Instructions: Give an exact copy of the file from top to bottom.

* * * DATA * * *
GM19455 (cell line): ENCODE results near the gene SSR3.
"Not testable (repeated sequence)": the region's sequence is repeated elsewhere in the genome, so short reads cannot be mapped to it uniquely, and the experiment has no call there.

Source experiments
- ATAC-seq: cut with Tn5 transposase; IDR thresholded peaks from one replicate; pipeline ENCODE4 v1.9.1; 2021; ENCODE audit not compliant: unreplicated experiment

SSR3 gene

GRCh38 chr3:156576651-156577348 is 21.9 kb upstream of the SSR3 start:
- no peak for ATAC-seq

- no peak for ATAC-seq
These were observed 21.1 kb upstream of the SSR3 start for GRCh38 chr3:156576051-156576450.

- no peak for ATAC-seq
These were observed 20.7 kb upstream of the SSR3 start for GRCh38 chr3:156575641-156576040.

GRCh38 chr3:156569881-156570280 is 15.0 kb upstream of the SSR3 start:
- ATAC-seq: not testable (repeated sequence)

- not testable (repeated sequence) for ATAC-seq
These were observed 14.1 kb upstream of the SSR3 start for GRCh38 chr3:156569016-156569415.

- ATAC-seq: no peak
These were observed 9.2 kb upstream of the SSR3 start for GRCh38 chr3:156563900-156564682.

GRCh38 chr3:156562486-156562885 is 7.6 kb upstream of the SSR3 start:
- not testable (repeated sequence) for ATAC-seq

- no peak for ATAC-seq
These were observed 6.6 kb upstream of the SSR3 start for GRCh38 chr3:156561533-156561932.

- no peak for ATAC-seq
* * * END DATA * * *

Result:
GM19455 (cell line): ENCODE results near the gene SSR3.
"Not testable (repeated sequence)": the region's sequence is repeated elsewhere in the genome, so short reads cannot be mapped to it uniquely, and the experiment has no call there.

Source experiments
- ATAC-seq: cut with Tn5 transposase; IDR thresholded peaks from one replicate; pipeline ENCODE4 v1.9.1; 2021; ENCODE audit not compliant: unreplicated experiment

SSR3 gene

GRCh38 chr3:156576651-156577348 is 21.9 kb upstream of the SSR3 start:
- no peak for ATAC-seq

- no peak for ATAC-seq
These were observed 21.1 kb upstream of the SSR3 start for GRCh38 chr3:156576051-156576450.

- no peak for ATAC-seq
These were observed 20.7 kb upstream of the SSR3 start for GRCh38 chr3:156575641-156576040.

GRCh38 chr3:156569881-156570280 is 15.0 kb upstream of the SSR3 start:
- ATAC-seq: not testable (repeated sequence)

- not testable (repeated sequence) for ATAC-seq
These were observed 14.1 kb upstream of the SSR3 start for GRCh38 chr3:156569016-156569415.

- ATAC-seq: no peak
These were observed 9.2 kb upstream of the SSR3 start for GRCh38 chr3:156563900-156564682.

GRCh38 chr3:156562486-156562885 is 7.6 kb upstream of the SSR3 start:
- not testable (repeated sequence) for ATAC-seq

- no peak for ATAC-seq
These were observed 6.6 kb upstream of the SSR3 start for GRCh38 chr3:156561533-156561932.

- no peak for ATAC-seq